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Opinion

Would Bird crash in Korea?

July 19,2018
CHOI JI-YOUNG
The author is an industrial news reporter of the JoongAng llbo.

A start-up company named Bird is making waves across the United States. Bird was founded in April 2017 and started services in September that year. Currently its market value is over $2 billion. It has the record of becoming the fastest unicorn company to hit a $1 billion valuation. It had raised a total of $400 million by the end of June.

Bird offers an electric scooter sharing service. The locations of the scooters are tracked on the app and users can rent the ones close to them. While the app and service are convenient, the scooter itself is not impressively innovative. Bird uses a cost-efficient model by Xiaomi.

Travis VanderZanden, founder and CEO of Bird, calls the company a “last-mile” transportation sharing service. It offers pollution-free means of transportation for the last mile of a journey when the subway or bus cannot help. U.S. experts say car sharing is expanding to micro-mobility and companies like Bird are garnering more attention.

The rise of Bird led to new jobs. “Chargers” are paid to collect the scooters left on the street that are out of battery, recharge them and return them to designated areas.

What would have happened if Bird was founded in Korea? First, Bird would use the money raised for large-scale advertising and marketing. Second, it would focus on increasing the number of scooters and service areas as fast as possible. Third, the scooters left by users would create inconvenience in the city. Fourth, the government would ban the operation or restrict the number of scooters. Fifth, as the business model of Bird proved not to work here, it would pursue restructuring. This is usually how things go in Korea.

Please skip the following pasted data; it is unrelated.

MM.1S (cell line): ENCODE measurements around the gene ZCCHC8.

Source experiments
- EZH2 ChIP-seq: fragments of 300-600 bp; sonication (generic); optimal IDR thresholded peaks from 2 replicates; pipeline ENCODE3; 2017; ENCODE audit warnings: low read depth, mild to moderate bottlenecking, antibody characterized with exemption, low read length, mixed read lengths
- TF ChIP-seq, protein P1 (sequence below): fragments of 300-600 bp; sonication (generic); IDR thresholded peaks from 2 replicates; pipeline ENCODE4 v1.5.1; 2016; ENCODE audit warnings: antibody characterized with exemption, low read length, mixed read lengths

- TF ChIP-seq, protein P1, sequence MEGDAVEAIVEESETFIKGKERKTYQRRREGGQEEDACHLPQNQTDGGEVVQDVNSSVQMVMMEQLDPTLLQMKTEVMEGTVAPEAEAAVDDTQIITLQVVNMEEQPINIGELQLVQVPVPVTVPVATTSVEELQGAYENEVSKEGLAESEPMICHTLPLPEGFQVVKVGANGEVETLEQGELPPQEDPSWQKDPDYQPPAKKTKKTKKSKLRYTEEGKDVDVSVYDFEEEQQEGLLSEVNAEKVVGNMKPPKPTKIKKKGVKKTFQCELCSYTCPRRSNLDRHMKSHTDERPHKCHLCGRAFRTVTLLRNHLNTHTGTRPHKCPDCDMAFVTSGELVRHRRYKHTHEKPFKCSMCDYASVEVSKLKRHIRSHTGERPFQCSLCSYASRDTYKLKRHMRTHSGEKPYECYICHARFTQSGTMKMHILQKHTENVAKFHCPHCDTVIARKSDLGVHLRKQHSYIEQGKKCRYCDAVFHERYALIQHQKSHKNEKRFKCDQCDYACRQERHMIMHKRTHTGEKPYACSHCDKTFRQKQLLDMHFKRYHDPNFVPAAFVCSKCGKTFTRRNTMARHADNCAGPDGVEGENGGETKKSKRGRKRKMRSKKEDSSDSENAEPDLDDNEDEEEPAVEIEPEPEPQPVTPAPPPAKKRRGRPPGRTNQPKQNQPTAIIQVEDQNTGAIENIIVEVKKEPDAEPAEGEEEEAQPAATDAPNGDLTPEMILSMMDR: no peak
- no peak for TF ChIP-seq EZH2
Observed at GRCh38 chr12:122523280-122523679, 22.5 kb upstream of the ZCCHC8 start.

Let’s see how Bird grew in the United States. It was founded in Santa Monica, and the city council reviewed a law to restrict the number of scooters. After discussion, the lawmakers passed a law to restrict the number of scooters to accommodate the surging demand.

Bird analyzed big data and decided not to increase the number of scooters if each unit is used less than three times a day. It also announced a plan to increase the number of chargers and donate a dollar per scooter to the improvement of transportation infrastructure for each city.

It is unclear whether Bird will remain a unicorn or fall after a few years. But it is clear that the U.S. government, start-ups, local governments and consumers are constantly working to improve the situation. It is quite different from the mobility service in Korea, where discussions for improvement are constantly obstructed.

JoongAng Ilbo, July 16, Page 30
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